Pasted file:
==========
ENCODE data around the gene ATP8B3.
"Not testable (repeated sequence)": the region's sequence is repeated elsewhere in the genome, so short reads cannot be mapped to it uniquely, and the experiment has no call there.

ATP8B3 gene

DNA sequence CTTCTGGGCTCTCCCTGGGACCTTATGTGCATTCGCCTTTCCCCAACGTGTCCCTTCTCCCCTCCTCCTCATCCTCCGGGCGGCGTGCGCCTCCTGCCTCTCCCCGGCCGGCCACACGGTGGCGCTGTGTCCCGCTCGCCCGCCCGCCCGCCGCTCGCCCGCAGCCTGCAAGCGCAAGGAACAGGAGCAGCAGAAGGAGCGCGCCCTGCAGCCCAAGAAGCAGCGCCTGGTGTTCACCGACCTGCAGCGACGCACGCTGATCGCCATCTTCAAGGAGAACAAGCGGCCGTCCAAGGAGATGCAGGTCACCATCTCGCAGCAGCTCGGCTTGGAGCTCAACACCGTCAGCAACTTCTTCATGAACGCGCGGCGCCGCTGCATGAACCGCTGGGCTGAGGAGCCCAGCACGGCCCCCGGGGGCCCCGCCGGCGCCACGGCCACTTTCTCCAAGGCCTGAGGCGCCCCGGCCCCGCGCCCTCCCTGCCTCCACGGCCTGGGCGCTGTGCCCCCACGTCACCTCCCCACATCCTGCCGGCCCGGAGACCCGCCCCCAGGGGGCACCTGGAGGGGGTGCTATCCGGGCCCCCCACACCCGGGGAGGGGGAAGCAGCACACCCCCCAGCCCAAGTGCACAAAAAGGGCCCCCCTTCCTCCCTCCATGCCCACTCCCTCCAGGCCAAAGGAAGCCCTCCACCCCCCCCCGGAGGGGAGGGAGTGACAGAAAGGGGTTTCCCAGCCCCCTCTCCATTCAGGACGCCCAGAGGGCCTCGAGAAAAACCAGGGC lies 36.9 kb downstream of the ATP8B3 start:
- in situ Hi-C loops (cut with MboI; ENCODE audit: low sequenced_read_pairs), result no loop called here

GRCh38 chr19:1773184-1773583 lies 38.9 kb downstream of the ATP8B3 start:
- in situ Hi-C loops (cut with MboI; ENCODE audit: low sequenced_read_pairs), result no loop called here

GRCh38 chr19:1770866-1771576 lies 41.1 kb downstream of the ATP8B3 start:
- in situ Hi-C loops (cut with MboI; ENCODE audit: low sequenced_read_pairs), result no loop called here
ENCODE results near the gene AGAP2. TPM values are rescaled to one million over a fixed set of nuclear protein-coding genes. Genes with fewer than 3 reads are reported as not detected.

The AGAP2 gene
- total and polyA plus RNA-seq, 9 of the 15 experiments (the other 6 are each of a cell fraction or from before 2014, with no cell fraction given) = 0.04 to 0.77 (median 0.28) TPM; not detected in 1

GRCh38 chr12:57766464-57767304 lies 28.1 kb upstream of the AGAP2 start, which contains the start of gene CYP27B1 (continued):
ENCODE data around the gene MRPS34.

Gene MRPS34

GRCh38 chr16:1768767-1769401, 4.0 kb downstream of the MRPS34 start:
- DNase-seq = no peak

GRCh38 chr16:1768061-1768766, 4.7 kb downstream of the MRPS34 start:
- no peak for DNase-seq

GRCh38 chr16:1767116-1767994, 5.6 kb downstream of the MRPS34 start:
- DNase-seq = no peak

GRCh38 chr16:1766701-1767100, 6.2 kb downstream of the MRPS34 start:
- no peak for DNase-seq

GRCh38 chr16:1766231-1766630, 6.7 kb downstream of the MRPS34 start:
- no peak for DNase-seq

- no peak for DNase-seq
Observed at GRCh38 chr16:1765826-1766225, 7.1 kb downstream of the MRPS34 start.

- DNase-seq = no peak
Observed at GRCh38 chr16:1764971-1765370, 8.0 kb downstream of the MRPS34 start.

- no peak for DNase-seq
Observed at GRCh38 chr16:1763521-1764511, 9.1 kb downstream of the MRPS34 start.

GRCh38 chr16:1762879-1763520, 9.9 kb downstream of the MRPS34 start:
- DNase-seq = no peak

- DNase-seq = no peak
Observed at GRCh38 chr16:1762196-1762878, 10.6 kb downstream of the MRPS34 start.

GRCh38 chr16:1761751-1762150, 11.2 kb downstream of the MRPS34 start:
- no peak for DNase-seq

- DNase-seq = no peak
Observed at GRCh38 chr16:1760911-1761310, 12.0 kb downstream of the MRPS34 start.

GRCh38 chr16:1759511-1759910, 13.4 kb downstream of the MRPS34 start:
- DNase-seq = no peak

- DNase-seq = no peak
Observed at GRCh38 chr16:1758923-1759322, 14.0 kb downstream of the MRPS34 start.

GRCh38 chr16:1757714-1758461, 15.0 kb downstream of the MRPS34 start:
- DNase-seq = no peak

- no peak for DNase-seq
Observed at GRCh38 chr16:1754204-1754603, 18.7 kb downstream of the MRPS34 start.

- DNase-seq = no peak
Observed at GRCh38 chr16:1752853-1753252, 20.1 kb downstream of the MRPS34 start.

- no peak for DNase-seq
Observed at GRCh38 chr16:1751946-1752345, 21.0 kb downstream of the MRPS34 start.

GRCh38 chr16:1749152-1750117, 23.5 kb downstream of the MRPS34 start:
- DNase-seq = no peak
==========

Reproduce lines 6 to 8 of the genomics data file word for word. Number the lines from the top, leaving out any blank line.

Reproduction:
GRCh38 chr19:1773184-1773583 lies 38.9 kb downstream of the ATP8B3 start:
- in situ Hi-C loops (cut with MboI; ENCODE audit: low sequenced_read_pairs), result no loop called here

GRCh38 chr19:1770866-1771576 lies 41.1 kb downstream of the ATP8B3 start: